What I'd do is take a small piece of that same radioactive material and put it on very clear display in the middle of a large annex area reserved just for that purpose. I'd then fall back on that old stalwart, the directional arrow, and use those in both raised and relief form (to improve the chances of avoiding erosion or build-up) to indicate the direction of the main stash. Anyone finding the radioactive sample will recognise it as such and then be on their guard for more. The symbolism they attach to it and their beliefs about why we did this are less important than them being fried, so we need to drop our egos and communicate for their sake, not ours.

Besides, if we're smart we'll have worked out better protection from radiation by then and possibly even know how to recycle and neutralise the material. Perhaps by burying it we're denying future us a handy fuel cache? ;)

posted 14th October 2015

Chris Phillips
 Chris Phillips says:

I reckon we should be putting a great deal more effort into developing nuclear reactor technology to the point where our latest reactors actually consume our previous reactor generations' waste fuel.


"Pandora's Promise" (http://www.imdb.com/title/tt1992193/) is well worth a watch.

posted 14th October 2015

Brian Breczinski
 Brian Breczinski says:

I hope that the people doing this have read "A Canticle for Leibowitz" by Walter M. Miller, Jr.

I think the text you've quoted would have most adolescents tearing the place apart to see what was so cool inside. Anything so hidden must be interesting.

They should use a periodic table of the elements to indicate what's inside. Any civilization advanced enough to get in ought to be able to figure that out; language may change but the elements and their relationship to each other will not.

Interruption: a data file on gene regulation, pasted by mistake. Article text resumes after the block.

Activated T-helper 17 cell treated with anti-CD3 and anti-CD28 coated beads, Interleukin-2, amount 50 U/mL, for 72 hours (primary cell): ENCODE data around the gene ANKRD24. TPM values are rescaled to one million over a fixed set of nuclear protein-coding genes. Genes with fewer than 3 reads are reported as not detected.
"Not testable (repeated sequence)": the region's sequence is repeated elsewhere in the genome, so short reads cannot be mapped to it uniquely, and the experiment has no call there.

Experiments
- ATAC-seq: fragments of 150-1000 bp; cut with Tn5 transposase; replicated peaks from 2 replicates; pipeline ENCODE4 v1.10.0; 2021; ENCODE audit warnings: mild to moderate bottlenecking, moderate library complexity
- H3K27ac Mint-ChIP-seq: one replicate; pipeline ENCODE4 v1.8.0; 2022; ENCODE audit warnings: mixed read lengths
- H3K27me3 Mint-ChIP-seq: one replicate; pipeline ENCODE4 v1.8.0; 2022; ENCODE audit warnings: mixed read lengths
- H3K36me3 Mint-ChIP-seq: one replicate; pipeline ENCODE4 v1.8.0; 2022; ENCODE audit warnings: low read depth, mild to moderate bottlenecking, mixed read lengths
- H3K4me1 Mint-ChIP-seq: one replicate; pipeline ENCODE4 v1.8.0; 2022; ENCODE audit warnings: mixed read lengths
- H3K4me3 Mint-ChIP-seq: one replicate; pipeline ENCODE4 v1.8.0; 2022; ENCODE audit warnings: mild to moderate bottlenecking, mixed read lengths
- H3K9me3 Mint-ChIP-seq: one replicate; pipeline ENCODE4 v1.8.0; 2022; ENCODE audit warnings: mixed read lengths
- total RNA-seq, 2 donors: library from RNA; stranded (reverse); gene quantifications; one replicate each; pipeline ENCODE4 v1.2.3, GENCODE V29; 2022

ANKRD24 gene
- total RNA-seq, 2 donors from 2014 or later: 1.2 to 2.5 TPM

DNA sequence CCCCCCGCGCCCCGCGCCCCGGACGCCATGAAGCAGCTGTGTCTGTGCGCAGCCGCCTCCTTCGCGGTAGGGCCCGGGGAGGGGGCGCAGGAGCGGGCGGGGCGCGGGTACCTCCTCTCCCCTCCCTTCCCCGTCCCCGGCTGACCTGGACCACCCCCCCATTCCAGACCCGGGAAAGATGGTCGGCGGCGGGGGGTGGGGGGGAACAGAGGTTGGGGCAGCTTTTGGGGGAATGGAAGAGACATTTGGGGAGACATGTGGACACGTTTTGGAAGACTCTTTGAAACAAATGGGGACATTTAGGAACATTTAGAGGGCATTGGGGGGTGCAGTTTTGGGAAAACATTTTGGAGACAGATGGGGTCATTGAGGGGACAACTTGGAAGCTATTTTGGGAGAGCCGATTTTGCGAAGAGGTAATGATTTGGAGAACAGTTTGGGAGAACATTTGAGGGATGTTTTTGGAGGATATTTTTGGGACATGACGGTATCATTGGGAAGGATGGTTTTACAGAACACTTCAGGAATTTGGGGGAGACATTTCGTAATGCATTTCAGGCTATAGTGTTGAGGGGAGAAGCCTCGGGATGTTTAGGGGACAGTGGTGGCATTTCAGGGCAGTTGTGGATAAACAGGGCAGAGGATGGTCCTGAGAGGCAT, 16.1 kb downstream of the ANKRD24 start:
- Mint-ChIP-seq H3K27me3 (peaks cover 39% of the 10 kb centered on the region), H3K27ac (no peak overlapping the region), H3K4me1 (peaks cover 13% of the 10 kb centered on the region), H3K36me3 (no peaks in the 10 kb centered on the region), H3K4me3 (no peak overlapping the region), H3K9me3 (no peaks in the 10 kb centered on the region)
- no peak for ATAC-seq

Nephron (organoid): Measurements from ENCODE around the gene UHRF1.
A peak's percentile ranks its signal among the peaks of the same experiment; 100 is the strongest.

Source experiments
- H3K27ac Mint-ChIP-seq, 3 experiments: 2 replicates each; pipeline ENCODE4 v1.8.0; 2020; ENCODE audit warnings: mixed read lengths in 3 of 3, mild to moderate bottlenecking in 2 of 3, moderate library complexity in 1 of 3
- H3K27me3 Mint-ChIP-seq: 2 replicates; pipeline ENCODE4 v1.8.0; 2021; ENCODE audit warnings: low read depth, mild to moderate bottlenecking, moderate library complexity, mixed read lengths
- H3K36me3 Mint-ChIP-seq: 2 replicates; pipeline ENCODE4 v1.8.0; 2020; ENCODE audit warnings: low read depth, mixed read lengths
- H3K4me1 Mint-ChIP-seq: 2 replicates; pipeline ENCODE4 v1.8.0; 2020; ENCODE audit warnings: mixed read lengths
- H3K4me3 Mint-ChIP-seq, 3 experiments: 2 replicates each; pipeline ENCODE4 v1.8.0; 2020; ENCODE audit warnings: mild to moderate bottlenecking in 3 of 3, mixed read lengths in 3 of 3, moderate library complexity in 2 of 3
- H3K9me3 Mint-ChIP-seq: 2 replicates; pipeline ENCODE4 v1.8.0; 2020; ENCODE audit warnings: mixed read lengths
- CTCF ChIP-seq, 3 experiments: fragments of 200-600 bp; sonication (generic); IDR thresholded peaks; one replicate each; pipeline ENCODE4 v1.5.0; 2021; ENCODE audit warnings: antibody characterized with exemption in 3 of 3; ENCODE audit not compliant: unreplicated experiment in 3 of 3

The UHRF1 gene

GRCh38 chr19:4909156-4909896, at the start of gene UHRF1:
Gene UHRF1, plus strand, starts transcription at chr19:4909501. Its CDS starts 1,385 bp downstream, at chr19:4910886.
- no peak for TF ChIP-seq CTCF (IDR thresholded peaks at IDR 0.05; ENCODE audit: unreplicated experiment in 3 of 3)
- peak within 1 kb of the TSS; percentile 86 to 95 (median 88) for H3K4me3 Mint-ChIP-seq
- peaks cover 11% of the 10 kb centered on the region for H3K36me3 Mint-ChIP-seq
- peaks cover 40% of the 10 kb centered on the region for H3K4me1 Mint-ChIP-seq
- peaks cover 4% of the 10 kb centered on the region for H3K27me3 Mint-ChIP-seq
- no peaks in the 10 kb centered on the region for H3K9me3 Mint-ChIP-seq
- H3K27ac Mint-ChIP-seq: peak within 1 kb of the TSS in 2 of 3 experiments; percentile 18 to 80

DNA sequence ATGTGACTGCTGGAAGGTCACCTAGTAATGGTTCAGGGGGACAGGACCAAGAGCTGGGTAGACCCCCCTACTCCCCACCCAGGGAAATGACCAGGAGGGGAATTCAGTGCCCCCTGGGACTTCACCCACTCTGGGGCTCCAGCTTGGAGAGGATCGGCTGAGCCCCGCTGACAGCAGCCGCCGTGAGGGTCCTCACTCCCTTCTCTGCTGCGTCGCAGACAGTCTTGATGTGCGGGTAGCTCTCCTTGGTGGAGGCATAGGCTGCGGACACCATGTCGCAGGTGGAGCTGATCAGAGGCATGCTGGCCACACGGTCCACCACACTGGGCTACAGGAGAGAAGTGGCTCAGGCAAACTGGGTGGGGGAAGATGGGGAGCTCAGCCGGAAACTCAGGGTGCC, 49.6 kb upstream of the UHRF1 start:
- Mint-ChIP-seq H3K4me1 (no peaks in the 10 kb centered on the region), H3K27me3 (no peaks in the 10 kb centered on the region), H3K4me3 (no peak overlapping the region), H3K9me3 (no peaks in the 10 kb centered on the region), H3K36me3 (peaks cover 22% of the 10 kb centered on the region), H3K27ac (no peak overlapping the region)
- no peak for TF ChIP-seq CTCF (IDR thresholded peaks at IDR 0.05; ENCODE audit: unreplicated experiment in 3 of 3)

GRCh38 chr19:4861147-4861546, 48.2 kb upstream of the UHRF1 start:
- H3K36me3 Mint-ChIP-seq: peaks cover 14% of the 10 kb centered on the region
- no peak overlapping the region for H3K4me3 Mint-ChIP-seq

posted 14th October 2015

Mark Vent
 Mark Vent says:

we mean what we say and we say what we think we mean but what we think we mean might not be what others think we mean in which case our meaning is lost ... if you know what I mean :/ - Great article Stevyn!

posted 14th October 2015

Stevyn Colgan
 Stevyn Colgan says:

Fascinating comments - thanks one and all!

I'd also like to think that our data storage methods will ensure that information is not lost. That said, storage isn't infinite and, already, some people like Google's Vent Cerf, are expressing concerns that so much is being produced and technology is moving so quickly that we may, in the future, make methods of reading it obsolete.
I have to admit that if someone presented me with a 5 and 1/4" floppy full of data I would have no way to read it. And if someone gave me one of the 10mb slot-in slab drives that we used on the police force's first 8086 green screen computers back in the late 80s I'd be lost!

Oh, and I'm told that Windows 2010 still uses the floppy 'save' icon too.

posted 14th October 2015

Brian Breczinski
 Brian Breczinski says:

"Moving Pictures" by Terry Pratchett also applies to this topic of warning future people about something bad.

The ancient Egyptians tried to warn people to stay out of their graves, look how well that worked.

posted 15th October 2015

Top rewards

161 pledges


E-book edition.
Buy now
£20  + shipping
294 pledges


1st edition hardback and the ebook edition